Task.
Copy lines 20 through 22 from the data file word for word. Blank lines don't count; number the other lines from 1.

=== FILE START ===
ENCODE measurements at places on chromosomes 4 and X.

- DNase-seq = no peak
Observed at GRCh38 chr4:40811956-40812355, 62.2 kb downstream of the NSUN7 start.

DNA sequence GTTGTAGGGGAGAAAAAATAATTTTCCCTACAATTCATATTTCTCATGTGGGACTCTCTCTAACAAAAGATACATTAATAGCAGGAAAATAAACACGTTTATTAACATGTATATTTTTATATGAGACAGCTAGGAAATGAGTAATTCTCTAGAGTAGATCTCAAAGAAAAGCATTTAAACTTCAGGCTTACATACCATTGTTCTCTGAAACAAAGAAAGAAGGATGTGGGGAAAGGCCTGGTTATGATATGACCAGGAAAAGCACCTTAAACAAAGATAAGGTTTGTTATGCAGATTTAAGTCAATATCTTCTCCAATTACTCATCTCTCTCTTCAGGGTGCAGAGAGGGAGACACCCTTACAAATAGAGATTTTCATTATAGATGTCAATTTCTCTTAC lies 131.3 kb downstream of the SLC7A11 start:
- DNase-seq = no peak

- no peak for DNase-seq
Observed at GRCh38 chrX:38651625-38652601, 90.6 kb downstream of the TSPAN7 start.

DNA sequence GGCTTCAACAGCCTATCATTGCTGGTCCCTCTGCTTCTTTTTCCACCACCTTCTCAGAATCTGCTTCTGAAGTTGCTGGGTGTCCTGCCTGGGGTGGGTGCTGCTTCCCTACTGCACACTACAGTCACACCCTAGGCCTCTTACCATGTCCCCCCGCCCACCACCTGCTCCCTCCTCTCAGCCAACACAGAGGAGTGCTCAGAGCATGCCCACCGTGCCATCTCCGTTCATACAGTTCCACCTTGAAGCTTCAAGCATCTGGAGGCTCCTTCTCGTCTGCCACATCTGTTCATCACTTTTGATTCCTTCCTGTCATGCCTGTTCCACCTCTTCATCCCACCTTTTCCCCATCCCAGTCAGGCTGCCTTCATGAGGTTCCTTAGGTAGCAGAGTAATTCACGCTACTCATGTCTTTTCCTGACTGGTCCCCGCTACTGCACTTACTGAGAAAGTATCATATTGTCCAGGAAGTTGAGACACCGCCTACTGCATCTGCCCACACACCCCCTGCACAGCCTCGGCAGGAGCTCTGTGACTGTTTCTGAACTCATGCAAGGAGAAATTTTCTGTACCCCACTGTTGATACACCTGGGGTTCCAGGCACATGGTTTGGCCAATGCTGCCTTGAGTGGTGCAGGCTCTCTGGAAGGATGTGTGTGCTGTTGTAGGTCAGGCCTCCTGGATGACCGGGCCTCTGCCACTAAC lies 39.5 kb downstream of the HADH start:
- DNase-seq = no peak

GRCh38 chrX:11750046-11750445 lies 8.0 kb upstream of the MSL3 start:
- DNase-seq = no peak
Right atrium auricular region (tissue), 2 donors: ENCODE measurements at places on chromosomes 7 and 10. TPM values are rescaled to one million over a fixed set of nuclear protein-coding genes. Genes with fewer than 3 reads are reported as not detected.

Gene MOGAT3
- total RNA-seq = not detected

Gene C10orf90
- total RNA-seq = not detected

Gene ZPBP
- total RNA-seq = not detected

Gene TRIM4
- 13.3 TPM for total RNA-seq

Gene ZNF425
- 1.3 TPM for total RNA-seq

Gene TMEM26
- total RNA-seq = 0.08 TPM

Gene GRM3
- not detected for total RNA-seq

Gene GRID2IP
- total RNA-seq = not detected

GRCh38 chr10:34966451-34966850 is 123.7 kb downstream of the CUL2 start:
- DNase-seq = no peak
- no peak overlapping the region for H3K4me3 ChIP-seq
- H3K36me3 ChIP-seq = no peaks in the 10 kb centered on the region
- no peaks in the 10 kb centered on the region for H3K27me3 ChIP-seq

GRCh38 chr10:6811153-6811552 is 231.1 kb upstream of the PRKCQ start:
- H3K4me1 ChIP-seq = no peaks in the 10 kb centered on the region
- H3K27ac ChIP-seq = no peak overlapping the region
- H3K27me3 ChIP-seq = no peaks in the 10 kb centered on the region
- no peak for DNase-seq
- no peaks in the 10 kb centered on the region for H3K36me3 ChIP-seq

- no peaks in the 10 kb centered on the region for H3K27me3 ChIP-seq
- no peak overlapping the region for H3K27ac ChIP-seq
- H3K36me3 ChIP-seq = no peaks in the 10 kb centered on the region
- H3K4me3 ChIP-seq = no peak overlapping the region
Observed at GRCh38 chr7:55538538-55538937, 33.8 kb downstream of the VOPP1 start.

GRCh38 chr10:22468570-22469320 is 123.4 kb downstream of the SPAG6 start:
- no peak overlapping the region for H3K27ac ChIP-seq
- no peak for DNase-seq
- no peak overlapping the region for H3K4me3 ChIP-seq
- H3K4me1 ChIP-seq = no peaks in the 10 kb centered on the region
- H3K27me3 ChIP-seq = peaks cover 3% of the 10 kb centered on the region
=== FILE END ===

- 13.3 TPM for total RNA-seq

Gene ZNF425
- 1.3 TPM for total RNA-seq